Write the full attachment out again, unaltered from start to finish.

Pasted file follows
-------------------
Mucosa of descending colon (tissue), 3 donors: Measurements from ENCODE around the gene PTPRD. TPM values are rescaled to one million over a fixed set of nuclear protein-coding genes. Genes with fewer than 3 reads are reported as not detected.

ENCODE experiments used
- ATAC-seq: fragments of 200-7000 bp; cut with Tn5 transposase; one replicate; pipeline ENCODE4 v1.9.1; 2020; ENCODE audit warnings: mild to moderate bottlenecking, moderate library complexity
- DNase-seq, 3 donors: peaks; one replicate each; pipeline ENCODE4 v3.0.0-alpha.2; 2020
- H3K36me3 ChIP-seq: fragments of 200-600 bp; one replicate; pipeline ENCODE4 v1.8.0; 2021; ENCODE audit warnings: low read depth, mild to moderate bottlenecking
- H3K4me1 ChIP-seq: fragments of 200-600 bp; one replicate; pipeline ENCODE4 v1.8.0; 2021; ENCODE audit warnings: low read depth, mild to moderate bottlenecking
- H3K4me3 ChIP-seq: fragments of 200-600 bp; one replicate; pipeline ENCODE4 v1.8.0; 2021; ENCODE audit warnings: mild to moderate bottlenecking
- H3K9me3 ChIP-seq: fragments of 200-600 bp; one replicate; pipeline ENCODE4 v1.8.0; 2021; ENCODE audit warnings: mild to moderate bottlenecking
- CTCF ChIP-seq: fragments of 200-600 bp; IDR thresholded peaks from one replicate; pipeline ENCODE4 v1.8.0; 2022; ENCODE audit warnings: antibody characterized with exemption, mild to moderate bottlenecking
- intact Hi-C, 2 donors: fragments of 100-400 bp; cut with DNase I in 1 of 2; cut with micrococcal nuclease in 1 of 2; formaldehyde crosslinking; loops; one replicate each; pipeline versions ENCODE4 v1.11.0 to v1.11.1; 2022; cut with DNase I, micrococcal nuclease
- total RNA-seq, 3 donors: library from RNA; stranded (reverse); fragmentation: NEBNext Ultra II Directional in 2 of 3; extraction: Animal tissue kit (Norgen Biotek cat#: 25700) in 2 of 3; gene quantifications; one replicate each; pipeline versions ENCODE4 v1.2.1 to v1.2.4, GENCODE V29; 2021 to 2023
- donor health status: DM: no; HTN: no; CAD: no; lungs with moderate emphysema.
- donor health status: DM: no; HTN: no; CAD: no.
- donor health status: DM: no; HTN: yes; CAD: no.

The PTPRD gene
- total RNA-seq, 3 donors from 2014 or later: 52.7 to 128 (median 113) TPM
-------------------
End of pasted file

Mucosa of descending colon (tissue), 3 donors: Measurements from ENCODE around the gene PTPRD. TPM values are rescaled to one million over a fixed set of nuclear protein-coding genes. Genes with fewer than 3 reads are reported as not detected.

ENCODE experiments used
- ATAC-seq: fragments of 200-7000 bp; cut with Tn5 transposase; one replicate; pipeline ENCODE4 v1.9.1; 2020; ENCODE audit warnings: mild to moderate bottlenecking, moderate library complexity
- DNase-seq, 3 donors: peaks; one replicate each; pipeline ENCODE4 v3.0.0-alpha.2; 2020
- H3K36me3 ChIP-seq: fragments of 200-600 bp; one replicate; pipeline ENCODE4 v1.8.0; 2021; ENCODE audit warnings: low read depth, mild to moderate bottlenecking
- H3K4me1 ChIP-seq: fragments of 200-600 bp; one replicate; pipeline ENCODE4 v1.8.0; 2021; ENCODE audit warnings: low read depth, mild to moderate bottlenecking
- H3K4me3 ChIP-seq: fragments of 200-600 bp; one replicate; pipeline ENCODE4 v1.8.0; 2021; ENCODE audit warnings: mild to moderate bottlenecking
- H3K9me3 ChIP-seq: fragments of 200-600 bp; one replicate; pipeline ENCODE4 v1.8.0; 2021; ENCODE audit warnings: mild to moderate bottlenecking
- CTCF ChIP-seq: fragments of 200-600 bp; IDR thresholded peaks from one replicate; pipeline ENCODE4 v1.8.0; 2022; ENCODE audit warnings: antibody characterized with exemption, mild to moderate bottlenecking
- intact Hi-C, 2 donors: fragments of 100-400 bp; cut with DNase I in 1 of 2; cut with micrococcal nuclease in 1 of 2; formaldehyde crosslinking; loops; one replicate each; pipeline versions ENCODE4 v1.11.0 to v1.11.1; 2022; cut with DNase I, micrococcal nuclease
- total RNA-seq, 3 donors: library from RNA; stranded (reverse); fragmentation: NEBNext Ultra II Directional in 2 of 3; extraction: Animal tissue kit (Norgen Biotek cat#: 25700) in 2 of 3; gene quantifications; one replicate each; pipeline versions ENCODE4 v1.2.1 to v1.2.4, GENCODE V29; 2021 to 2023
- donor health status: DM: no; HTN: no; CAD: no; lungs with moderate emphysema.
- donor health status: DM: no; HTN: no; CAD: no.
- donor health status: DM: no; HTN: yes; CAD: no.

The PTPRD gene
- total RNA-seq, 3 donors from 2014 or later: 52.7 to 128 (median 113) TPM